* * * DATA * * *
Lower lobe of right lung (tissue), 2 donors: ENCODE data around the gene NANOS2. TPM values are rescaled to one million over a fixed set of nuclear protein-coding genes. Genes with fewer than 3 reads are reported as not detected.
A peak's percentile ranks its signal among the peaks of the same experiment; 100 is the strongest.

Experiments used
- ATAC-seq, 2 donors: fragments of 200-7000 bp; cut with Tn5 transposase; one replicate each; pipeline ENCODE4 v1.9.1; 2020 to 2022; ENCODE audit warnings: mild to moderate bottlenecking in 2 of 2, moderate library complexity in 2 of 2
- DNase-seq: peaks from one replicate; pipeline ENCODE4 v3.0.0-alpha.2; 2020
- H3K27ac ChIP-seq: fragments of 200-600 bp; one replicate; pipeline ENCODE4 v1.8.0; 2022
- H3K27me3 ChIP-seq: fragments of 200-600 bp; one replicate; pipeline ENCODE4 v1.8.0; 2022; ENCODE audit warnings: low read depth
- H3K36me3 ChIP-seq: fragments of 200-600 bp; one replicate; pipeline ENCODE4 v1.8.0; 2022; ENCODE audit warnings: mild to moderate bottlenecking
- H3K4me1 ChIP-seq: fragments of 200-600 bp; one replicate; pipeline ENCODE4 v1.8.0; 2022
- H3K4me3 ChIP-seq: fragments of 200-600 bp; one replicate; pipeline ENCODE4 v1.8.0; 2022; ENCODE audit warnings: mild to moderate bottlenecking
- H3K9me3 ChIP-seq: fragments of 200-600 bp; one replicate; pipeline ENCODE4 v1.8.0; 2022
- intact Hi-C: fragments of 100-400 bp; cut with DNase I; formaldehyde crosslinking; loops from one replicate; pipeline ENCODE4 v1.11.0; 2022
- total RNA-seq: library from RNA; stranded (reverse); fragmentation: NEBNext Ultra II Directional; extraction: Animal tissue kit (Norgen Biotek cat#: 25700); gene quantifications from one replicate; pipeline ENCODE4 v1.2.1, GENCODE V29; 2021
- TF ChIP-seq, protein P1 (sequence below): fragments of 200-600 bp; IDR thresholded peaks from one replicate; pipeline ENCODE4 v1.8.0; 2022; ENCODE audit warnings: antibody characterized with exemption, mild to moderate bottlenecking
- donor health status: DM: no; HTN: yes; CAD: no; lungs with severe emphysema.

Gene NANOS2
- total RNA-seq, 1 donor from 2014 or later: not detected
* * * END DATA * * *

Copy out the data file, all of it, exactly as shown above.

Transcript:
Lower lobe of right lung (tissue), 2 donors: ENCODE data around the gene NANOS2. TPM values are rescaled to one million over a fixed set of nuclear protein-coding genes. Genes with fewer than 3 reads are reported as not detected.
A peak's percentile ranks its signal among the peaks of the same experiment; 100 is the strongest.

Experiments used
- ATAC-seq, 2 donors: fragments of 200-7000 bp; cut with Tn5 transposase; one replicate each; pipeline ENCODE4 v1.9.1; 2020 to 2022; ENCODE audit warnings: mild to moderate bottlenecking in 2 of 2, moderate library complexity in 2 of 2
- DNase-seq: peaks from one replicate; pipeline ENCODE4 v3.0.0-alpha.2; 2020
- H3K27ac ChIP-seq: fragments of 200-600 bp; one replicate; pipeline ENCODE4 v1.8.0; 2022
- H3K27me3 ChIP-seq: fragments of 200-600 bp; one replicate; pipeline ENCODE4 v1.8.0; 2022; ENCODE audit warnings: low read depth
- H3K36me3 ChIP-seq: fragments of 200-600 bp; one replicate; pipeline ENCODE4 v1.8.0; 2022; ENCODE audit warnings: mild to moderate bottlenecking
- H3K4me1 ChIP-seq: fragments of 200-600 bp; one replicate; pipeline ENCODE4 v1.8.0; 2022
- H3K4me3 ChIP-seq: fragments of 200-600 bp; one replicate; pipeline ENCODE4 v1.8.0; 2022; ENCODE audit warnings: mild to moderate bottlenecking
- H3K9me3 ChIP-seq: fragments of 200-600 bp; one replicate; pipeline ENCODE4 v1.8.0; 2022
- intact Hi-C: fragments of 100-400 bp; cut with DNase I; formaldehyde crosslinking; loops from one replicate; pipeline ENCODE4 v1.11.0; 2022
- total RNA-seq: library from RNA; stranded (reverse); fragmentation: NEBNext Ultra II Directional; extraction: Animal tissue kit (Norgen Biotek cat#: 25700); gene quantifications from one replicate; pipeline ENCODE4 v1.2.1, GENCODE V29; 2021
- TF ChIP-seq, protein P1 (sequence below): fragments of 200-600 bp; IDR thresholded peaks from one replicate; pipeline ENCODE4 v1.8.0; 2022; ENCODE audit warnings: antibody characterized with exemption, mild to moderate bottlenecking
- donor health status: DM: no; HTN: yes; CAD: no; lungs with severe emphysema.

Gene NANOS2
- total RNA-seq, 1 donor from 2014 or later: not detected